“Buzz, buzz”

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“You can play it standing, sitting, lying down, or, if you insist, kneeling.  You can have a hangover. You can be cold-sober. You can be hungry, overfed, or have just fought with your wife.”  (Gene Fowler)

I’m sure that Rory Kinnear (who is playing Hamlet at The National Theatre from September) will take comfort from the fact that when it comes to playing Shakespeare’s “sweet prince” it seems that the sky’s the limit as far as performance choices go.  Hamlets come in all shapes and sizes. Painters have often pictured him as being tall, lithe, and sinewy, but actors need not reduce their intake of carbs to fit into the prince’s “inky cloak”.  During the duel which closes the play Gertrude comments that her son is “fat and scant of breath” – how motherly of her to point that out when he is fighting for his life! Hamlets have been seen to wander around Elsinore in their pyjamas, carrying guns, clutching bottles of liquor, smoking – though not necessarily all at the same time.! And,” To be or not to be” has been spoken in a whisper – in despair – with a laugh – with great fear – with profound concentration – and with audience members  mouthing along .

Nicholas Hytner, who is directing the production, and who will have seen multiple productions of the drama, will play an important role in guiding Rory’s portrayal. Together they will make decisions about setting, costuming, and design that will shape a new interpretation of this famous work.  Hamlet is haunted by the ghost of his murdered father who commands “Remember me”. Will Rory Kinnear also be haunted by memories of David Tennant and Jude Law’s performances of the role just last year? Will he decide to have another look at Kenneth Brannagh and Laurence Olivier’s films of the play, or would he prefer to try and “wipe away all trivial fond records” of productions past from his mind’s eye?

Rory might take comfort to hear that the success of The National Theatre’s forthcoming production does not rest on his shoulders alone – according to this anecdote the play can be performed with some success without Hamlet even making an appearance:

“Hamlet was to have been played at the Richmond Theatre by an inexperienced actor called Cubit who had previously only been given small, walk-on-parts. His debut as the Prince of Denmark had not been much relished, by the first night audience.  This so undermined Cubit’s confidence that he was taken unwell on the second night just before curtain-up.  With Hamlet ailing in his dressing room the manager was obliged to request that the audience ‘suffer a production’ which omitted him entirely.  According to Sir Walter Scott the play was better received than on its first night, and many of the audience felt that it was an improvement on the complete play.”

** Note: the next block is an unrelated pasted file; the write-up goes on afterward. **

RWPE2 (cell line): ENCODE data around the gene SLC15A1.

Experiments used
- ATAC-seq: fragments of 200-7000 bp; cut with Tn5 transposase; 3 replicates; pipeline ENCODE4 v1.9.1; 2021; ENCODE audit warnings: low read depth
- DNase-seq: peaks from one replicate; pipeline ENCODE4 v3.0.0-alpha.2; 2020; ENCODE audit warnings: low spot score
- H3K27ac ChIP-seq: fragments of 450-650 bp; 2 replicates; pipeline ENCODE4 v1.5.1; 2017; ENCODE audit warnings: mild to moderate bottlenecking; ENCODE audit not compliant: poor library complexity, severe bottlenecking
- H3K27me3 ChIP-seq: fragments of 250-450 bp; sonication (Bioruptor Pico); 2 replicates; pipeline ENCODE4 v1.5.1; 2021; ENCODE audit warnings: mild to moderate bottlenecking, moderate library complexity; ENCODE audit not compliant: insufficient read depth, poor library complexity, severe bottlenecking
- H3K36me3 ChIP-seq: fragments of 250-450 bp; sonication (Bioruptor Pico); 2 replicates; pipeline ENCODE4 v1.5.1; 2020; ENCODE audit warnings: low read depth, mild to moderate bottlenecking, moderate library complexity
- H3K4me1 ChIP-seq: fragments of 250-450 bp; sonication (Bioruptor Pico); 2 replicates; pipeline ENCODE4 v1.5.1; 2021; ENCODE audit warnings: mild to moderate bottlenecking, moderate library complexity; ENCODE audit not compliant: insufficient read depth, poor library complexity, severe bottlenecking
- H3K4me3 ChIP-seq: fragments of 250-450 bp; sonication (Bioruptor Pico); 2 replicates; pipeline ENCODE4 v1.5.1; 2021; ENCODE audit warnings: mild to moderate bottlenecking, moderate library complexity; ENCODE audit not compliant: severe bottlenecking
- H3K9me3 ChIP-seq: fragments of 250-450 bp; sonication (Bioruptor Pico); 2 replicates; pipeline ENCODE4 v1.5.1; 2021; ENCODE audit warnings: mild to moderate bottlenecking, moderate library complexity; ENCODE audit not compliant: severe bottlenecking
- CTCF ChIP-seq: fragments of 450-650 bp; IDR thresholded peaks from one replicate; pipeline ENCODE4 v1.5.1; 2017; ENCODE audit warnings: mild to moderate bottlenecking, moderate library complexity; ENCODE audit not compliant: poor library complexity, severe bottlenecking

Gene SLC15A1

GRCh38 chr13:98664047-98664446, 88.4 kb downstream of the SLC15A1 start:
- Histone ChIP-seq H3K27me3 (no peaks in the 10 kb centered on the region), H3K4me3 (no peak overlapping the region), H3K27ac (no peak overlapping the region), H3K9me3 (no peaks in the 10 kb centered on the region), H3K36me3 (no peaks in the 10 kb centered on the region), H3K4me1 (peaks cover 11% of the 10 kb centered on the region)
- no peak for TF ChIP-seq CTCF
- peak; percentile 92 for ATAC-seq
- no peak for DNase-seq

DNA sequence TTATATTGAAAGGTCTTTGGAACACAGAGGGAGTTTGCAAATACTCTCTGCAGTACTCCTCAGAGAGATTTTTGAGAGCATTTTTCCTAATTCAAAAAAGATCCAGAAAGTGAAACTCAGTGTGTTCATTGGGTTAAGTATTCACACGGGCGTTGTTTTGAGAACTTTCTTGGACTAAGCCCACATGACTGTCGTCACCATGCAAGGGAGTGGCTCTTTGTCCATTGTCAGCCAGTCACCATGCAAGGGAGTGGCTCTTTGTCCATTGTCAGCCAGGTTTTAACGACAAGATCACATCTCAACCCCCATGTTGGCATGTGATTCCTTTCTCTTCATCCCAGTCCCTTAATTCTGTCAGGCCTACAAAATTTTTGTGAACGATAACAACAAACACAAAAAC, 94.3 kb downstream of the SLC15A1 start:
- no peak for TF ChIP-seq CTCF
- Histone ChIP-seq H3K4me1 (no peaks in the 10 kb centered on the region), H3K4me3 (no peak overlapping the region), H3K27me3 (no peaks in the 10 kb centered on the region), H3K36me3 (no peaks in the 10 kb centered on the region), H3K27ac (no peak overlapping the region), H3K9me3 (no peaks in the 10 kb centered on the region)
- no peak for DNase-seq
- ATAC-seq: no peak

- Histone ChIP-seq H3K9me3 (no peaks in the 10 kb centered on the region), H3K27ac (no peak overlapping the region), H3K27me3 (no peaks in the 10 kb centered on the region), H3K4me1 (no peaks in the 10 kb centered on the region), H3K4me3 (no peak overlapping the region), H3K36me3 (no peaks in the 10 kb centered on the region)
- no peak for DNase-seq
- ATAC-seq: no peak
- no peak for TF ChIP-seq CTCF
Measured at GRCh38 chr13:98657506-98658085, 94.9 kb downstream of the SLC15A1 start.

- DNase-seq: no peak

Earlier this year I worked with the RSC and the BBC to produce a performance history of Hamlet to support the release of their DVD starring David Tennant  – you can access this at http://www.bbc.co.uk/hamlet/past_productions/rsc_stage_1989.shtml . There are some super production photos on this site, supplied by our SBT library. Along with the commentary the photos give  a sense of how the play has been staged in Stratford over the last 100 or so years. It will be interesting to see what the National’s forthcoming production adds to this play’s performance history.

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Author:Nick Walton

Nick Walton is a Lecturer in Shakespeare Studies at The Shakespeare Birthplace Trust.
  • Nick Walton

    Thanks for your resposne Andrew. I wasn’t aware of Nabil Shaban’s performance, so I’ll have to look that one up. Thanks for the pointer.

  • Nick Walton

    Thanks for your resposne Andrew. I wasn’t aware of Nabil Shaban’s performance, so I’ll have to look that one up. Thanks for the pointer.

  • http://pulse.yahoo.com/_TIXT6IP5TPICIDPS7ERSFRLYGI Andrew

    I'm glad to see your link defaults to Mark Rylance's Hamlet, easily the best I've ever seen! I'm not sure you can read too much into 'fat and scant of breath' (I don't think scholars are unanimous on the aged 30 reference either) but apart from a range of ages and physical types I also saw Frances De La Tour play a female Hamlet at The Half Moon Theatre in 1980 and, although I didn't see it, I gather Nabil Shaban was an excellent wheelchair-bound Hamlet in 1988. I'm sure part of the enduring appeal of Shakespeare's plays is the lack of stage directions and physical descriptions so every generation of actors, directors and audiences can rediscover the plays for themselves.

  • http://pulse.yahoo.com/_TIXT6IP5TPICIDPS7ERSFRLYGI Andrew

    I'm glad to see your link defaults to Mark Rylance's Hamlet, easily the best I've ever seen! I'm not sure you can read too much into 'fat and scant of breath' (I don't think scholars are unanimous on the aged 30 reference either) but apart from a range of ages and physical types I also saw Frances De La Tour play a female Hamlet at The Half Moon Theatre in 1980 and, although I didn't see it, I gather Nabil Shaban was an excellent wheelchair-bound Hamlet in 1988. I'm sure part of the enduring appeal of Shakespeare's plays is the lack of stage directions and physical descriptions so every generation of actors, directors and audiences can rediscover the plays for themselves.

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